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So I rewrote my paths to something like: URL/really/nice/paths/ using mod_rewrite rules like this:

<IfModule mod_rewrite.c>
RewriteEngine On
RewriteCond %{REQUEST_FILENAME} !-f
RewriteCond %{REQUEST_FILENAME} !-d
RewriteRule ^(.*)$ index.php?url=$1 [PT,L]

The question is how could I rewrite the paths for js/css/image files too, so when they are requested with a relative path from URL/really/nice/path/ to be served from URL/scripts/, URL/styles/ and URL/images/ folders instead? Can this be done without using RewriteBase?

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Please clarify your question. User agents never use a relative path when requesting files per HTTP. They resolve them before the request. – toscho Apr 5 '10 at 14:54
up vote 11 down vote accepted

When URLs are rewritten, the client doesn't know it. So when a client looks at a page at the URL "" and the page references an image in "images/image.jpg", the client looks for the image in "" even though the page actually resides in "". That's the problem you're facing, right?

There are three main solutions to this problem:

  1. Use absolute paths to resources instead of relative ones.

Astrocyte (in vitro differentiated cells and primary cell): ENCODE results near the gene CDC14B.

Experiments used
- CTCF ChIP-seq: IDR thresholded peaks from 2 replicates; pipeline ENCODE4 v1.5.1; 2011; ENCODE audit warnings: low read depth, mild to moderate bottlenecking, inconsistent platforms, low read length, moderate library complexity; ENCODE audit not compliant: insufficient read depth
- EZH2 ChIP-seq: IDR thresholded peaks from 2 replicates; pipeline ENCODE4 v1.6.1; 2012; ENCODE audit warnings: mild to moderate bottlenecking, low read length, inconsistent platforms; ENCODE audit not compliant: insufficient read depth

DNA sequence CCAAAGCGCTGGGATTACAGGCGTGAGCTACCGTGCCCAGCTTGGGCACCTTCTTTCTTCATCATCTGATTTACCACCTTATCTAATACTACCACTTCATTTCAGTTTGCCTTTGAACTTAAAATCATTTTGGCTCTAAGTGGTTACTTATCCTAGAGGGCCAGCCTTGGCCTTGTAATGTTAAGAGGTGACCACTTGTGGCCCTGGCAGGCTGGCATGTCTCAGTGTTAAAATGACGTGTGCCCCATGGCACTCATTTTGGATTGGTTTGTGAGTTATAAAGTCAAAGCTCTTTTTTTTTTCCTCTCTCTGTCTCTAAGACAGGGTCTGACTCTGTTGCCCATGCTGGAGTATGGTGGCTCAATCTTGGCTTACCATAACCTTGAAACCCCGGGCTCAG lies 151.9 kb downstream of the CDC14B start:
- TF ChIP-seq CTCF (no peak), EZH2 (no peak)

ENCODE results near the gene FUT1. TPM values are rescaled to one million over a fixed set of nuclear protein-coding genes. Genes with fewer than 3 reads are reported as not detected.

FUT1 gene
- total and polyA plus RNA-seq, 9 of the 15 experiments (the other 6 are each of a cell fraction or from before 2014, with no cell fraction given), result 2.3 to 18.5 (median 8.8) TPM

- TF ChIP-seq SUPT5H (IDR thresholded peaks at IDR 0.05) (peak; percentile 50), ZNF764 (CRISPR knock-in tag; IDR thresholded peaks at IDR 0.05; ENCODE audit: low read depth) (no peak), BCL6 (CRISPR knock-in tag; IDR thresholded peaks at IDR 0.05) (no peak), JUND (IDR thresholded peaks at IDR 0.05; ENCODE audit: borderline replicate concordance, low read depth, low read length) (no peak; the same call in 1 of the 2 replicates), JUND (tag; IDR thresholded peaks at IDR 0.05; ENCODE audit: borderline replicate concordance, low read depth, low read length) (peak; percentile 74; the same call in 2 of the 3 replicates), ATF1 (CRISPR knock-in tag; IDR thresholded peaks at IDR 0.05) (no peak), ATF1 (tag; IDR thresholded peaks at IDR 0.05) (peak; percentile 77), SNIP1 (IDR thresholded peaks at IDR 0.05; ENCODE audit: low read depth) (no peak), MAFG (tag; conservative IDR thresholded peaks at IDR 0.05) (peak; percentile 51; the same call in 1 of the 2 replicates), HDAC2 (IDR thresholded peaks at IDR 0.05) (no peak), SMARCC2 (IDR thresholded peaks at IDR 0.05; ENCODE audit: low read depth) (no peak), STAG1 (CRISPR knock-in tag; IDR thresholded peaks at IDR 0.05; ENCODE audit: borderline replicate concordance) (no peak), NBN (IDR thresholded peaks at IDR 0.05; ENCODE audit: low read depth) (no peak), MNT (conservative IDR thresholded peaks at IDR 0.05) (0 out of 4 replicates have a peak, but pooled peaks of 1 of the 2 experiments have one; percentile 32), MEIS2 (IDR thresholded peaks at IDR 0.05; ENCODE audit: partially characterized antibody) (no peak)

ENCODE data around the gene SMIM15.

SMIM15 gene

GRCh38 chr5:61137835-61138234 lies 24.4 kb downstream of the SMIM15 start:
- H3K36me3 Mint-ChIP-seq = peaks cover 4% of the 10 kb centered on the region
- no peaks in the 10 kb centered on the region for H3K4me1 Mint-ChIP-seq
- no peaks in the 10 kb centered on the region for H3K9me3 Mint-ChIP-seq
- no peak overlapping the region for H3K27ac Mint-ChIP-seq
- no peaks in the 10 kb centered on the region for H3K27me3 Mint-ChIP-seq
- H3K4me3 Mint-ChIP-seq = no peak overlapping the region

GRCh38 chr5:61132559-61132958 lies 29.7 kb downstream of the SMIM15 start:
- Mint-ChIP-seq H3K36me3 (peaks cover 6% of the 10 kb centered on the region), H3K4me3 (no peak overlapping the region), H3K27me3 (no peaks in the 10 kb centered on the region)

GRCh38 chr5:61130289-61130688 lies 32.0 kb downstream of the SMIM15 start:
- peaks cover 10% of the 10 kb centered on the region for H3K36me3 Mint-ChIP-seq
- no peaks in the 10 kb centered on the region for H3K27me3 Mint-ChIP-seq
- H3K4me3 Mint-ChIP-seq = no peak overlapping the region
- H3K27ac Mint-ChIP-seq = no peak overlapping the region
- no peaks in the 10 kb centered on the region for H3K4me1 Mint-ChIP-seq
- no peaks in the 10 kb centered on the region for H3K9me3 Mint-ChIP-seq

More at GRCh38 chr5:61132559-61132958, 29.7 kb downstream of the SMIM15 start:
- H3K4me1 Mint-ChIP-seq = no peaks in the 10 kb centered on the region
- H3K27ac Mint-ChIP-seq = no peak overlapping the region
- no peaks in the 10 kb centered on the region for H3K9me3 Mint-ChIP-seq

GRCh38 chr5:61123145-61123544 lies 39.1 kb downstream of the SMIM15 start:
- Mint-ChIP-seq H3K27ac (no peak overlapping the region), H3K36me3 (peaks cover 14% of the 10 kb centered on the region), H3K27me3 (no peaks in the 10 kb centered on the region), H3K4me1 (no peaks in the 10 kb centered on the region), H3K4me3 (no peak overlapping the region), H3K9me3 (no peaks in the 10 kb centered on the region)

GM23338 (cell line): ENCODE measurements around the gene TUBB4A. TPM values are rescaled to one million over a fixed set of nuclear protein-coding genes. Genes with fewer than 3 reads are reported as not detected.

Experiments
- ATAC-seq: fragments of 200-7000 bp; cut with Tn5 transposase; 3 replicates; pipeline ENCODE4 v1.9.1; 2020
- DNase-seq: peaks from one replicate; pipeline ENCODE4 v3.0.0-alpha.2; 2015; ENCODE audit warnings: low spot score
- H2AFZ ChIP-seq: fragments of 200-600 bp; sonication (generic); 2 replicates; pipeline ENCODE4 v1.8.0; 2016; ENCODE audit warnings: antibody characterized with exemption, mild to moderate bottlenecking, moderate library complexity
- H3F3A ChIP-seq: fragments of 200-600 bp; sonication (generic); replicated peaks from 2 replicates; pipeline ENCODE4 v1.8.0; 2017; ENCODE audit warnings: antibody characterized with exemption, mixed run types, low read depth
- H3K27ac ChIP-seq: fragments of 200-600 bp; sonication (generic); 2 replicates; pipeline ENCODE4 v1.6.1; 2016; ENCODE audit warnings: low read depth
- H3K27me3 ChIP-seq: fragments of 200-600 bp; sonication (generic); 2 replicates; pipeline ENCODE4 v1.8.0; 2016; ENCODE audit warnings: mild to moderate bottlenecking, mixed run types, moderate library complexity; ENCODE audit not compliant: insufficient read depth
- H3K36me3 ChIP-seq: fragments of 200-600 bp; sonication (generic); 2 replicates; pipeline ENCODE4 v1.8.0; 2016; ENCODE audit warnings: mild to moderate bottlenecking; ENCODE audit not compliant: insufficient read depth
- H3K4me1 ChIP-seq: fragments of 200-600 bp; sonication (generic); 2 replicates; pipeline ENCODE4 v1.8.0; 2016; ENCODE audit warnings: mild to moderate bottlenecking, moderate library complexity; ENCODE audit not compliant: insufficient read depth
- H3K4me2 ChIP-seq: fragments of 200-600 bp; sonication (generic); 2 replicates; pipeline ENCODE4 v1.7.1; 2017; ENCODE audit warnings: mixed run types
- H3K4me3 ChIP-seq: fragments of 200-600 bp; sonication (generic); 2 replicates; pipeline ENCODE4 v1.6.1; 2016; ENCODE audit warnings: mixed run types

2. Use the <base> tag to ensure that the client knows the root upon which to build its relative URLs is different from the page's apparent URL.
  3. Add a new rule for "some/url/images/" in your rewrite rules.

Option 1 is probably the best idea, and you'll find that most sites that use URL rewriting use it, including Stack Overflow itself. Option 2 is frowned upon, but works and is relatively easy. Option 3 is the most difficult to maintain, as URL rewriting exceptions and special cases can appear as you're defining new rules.

The most maintainable solution is to use absolute URLs.

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Option 2 is appealing. I didn't know the <base> tag existed. Why is it frowned upon? Option 1 is not very elegant when you have to load a bunch of JS files from another JS file. Or to use images in a CMS. – Radu Potop Apr 5 '10 at 21:33
Well, <base> has its own set of complications. For example, if you are using internal URLs (with hashes - like <a href="#header2">...) then what will happen is that URL will point to the base URL you've defined instead of an address within the page. It's also adding another level of complexity to how the URLs are built, which can make debugging them a bit of pain. Basically it's got its own concerns that you should understand before diving into it. If you're studious and read up on <base>, it's probably a good idea (given that you don't have fine control over the URLs your CMS creates). – Welbog Apr 5 '10 at 22:35

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